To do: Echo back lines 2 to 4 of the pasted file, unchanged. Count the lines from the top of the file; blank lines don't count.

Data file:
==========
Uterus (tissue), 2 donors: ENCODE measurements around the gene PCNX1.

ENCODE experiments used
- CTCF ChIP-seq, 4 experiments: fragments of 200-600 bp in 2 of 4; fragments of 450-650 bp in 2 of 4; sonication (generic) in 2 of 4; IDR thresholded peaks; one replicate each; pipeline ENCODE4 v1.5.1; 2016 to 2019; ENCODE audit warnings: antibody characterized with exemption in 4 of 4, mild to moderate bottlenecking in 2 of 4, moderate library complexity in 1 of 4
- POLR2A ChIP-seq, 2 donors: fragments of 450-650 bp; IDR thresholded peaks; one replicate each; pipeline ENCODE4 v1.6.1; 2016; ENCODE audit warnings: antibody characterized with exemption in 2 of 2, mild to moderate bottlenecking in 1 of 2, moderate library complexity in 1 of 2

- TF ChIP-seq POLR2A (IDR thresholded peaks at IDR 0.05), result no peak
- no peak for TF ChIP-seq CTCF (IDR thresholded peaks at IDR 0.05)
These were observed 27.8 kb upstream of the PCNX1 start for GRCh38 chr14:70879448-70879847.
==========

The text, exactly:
ENCODE experiments used
- CTCF ChIP-seq, 4 experiments: fragments of 200-600 bp in 2 of 4; fragments of 450-650 bp in 2 of 4; sonication (generic) in 2 of 4; IDR thresholded peaks; one replicate each; pipeline ENCODE4 v1.5.1; 2016 to 2019; ENCODE audit warnings: antibody characterized with exemption in 4 of 4, mild to moderate bottlenecking in 2 of 4, moderate library complexity in 1 of 4
- POLR2A ChIP-seq, 2 donors: fragments of 450-650 bp; IDR thresholded peaks; one replicate each; pipeline ENCODE4 v1.6.1; 2016; ENCODE audit warnings: antibody characterized with exemption in 2 of 2, mild to moderate bottlenecking in 1 of 2, moderate library complexity in 1 of 2